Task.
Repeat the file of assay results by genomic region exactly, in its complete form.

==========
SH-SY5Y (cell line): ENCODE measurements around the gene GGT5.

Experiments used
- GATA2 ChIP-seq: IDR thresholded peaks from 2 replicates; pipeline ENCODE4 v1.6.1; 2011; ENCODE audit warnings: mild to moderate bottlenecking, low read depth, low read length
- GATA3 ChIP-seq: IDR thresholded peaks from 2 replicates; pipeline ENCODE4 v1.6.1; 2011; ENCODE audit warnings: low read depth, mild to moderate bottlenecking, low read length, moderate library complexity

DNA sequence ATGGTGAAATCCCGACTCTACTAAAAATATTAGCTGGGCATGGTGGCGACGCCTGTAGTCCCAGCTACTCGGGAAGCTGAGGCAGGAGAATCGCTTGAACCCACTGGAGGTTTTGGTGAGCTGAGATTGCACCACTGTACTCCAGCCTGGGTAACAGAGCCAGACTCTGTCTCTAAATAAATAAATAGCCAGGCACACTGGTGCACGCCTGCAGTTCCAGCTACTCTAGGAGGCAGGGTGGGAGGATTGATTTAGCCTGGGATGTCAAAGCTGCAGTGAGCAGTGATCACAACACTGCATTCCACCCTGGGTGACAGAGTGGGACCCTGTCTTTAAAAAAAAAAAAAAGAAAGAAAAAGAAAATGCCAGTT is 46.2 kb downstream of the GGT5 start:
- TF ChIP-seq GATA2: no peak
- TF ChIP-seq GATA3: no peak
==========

SH-SY5Y (cell line): ENCODE measurements around the gene GGT5.

Experiments used
- GATA2 ChIP-seq: IDR thresholded peaks from 2 replicates; pipeline ENCODE4 v1.6.1; 2011; ENCODE audit warnings: mild to moderate bottlenecking, low read depth, low read length
- GATA3 ChIP-seq: IDR thresholded peaks from 2 replicates; pipeline ENCODE4 v1.6.1; 2011; ENCODE audit warnings: low read depth, mild to moderate bottlenecking, low read length, moderate library complexity

DNA sequence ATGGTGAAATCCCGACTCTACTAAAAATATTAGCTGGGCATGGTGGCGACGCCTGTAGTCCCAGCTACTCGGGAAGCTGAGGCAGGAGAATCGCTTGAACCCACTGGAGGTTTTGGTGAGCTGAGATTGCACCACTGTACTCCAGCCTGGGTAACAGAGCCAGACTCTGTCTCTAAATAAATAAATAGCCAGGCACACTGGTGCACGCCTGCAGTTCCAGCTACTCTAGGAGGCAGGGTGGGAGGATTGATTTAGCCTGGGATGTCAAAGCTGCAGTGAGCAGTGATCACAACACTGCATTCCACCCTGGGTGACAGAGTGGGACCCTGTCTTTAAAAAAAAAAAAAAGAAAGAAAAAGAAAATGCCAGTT is 46.2 kb downstream of the GGT5 start:
- TF ChIP-seq GATA2: no peak
- TF ChIP-seq GATA3: no peak